Speaker 2:

So yeah, how is that owning that identity of not feeling like you don't have to be perfect with your words or with how you show up? How has that, how has that experience been for you?

Speaker 1:

It's been very rollercoastery, you know. Some days are like yes, and it's like, oh wait, do we do? We, for the one, do that. But for the most part it's just been a journey, you know, and again the constant reminder that it's okay, I'm not behind, I'm not, you know, I'm not, you know, I'm not behind, I'm where I'm at, so I'm just where I'm supposed to be and I'm doing what I need to do to move forward Beautifully said, beautifully said.

Speaker 2:

I think it's so fascinating. This is why I love having these conversations is so often we hear when people have guests on that are case studies right, have come through their programs or have had some kind of transformation. A lot of times they're talked about of ooh, look at the problem I had. I went through this thing and now look how awesome it is. And the reality is it is a daily rollercoaster and it's the ups, it's the down, whether it's perfectionism, whether it's a new speaking opportunity at higher stakes come up and you got to start the process over again. It's the recognition that you're never really going down, like it's a constant up, but there are dips, but like the I don't know if this is making sense, but your level is always climbing.

Speaker 2:

I think I talk about it often as like a twisty cone. We think we're going in circles and we're never going up, but we're really we're rising like a spiral up it. Just often we don't see a lot of examples of people talking about how hard it is and how rollercoastery it is for those things. So thanks for the openness on that. Okay, do you have any advice or recommendations for anyone listening who is in that phase of going all right. I have to been hermit-y in my business, maybe hiding a bit and not out there networking or putting my face or my voice out there as much as I would like to to reach my goals. So they're kind of where you were a year ago, even six months ago. Do you have any advice for them around how to find the courage to take that first step?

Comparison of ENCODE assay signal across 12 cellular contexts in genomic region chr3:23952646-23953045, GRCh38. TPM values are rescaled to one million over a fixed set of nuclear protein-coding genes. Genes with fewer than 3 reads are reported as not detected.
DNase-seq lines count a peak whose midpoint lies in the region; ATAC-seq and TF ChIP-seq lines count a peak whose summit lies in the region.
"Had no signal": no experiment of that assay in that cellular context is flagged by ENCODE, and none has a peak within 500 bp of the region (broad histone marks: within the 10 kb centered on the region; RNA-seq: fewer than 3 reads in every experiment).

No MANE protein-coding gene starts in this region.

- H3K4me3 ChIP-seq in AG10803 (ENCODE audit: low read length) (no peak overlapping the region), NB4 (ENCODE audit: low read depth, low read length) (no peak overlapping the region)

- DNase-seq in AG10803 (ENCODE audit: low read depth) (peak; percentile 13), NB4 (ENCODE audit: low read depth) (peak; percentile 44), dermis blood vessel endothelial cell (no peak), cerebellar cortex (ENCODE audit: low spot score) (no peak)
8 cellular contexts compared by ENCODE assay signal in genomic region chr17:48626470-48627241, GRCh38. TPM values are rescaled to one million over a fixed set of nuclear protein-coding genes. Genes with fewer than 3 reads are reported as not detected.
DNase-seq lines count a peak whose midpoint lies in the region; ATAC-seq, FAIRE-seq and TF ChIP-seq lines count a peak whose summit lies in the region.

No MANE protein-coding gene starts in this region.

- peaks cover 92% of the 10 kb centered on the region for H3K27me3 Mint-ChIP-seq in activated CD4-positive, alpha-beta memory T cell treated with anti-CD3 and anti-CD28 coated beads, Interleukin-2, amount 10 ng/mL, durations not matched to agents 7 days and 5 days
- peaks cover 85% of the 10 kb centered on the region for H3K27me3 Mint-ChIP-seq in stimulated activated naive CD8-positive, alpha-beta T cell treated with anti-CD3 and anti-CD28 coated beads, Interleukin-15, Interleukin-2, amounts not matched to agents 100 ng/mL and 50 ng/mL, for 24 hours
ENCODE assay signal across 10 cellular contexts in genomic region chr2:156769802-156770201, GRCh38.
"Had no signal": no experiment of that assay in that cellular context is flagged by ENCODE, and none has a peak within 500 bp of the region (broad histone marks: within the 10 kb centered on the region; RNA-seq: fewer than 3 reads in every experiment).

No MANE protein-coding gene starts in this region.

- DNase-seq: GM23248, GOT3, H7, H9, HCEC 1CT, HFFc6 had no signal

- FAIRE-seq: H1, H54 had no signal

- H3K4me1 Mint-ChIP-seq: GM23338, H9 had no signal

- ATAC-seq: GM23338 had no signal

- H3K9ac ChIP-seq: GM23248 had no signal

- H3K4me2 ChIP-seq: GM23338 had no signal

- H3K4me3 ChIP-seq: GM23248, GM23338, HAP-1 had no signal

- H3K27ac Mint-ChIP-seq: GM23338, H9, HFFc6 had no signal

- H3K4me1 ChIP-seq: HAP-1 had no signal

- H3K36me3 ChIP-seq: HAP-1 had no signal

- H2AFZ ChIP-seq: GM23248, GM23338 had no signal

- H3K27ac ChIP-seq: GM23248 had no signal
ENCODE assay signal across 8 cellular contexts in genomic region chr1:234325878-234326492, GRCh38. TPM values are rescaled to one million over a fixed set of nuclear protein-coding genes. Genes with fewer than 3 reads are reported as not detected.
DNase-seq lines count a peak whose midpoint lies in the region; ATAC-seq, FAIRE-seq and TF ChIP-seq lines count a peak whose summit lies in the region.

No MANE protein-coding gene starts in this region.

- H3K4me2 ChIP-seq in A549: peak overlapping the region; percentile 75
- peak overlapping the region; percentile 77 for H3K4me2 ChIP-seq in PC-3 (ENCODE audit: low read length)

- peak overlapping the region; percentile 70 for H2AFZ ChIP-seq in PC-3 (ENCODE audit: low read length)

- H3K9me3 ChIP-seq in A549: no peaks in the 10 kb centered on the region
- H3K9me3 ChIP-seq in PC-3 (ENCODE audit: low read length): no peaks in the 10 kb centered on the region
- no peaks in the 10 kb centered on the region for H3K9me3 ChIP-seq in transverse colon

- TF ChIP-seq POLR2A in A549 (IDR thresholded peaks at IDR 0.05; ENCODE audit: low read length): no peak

Speaker 1:

Just starting small, like if it's, I think, for me would. Before I posted my face again, I just posted, like, just started posting, right, it may be something, a meme that I saw, but eventually it was just I'm gonna post a thought against black background, right, I'm not gonna say it verbally, but I will type it out. So it's my thought. And then, okay, let me see if I'm posting this as a my face. But literally it just started with me sharing, you know, and just seeing that part, and it wasn't my face. Now I am posting my face a little bit more, but it just started with just let me post a thought and getting okay with if people like it or not, it's, they don't have to like it. I'm just posting it for me. It's something that I love and I want to share with the world.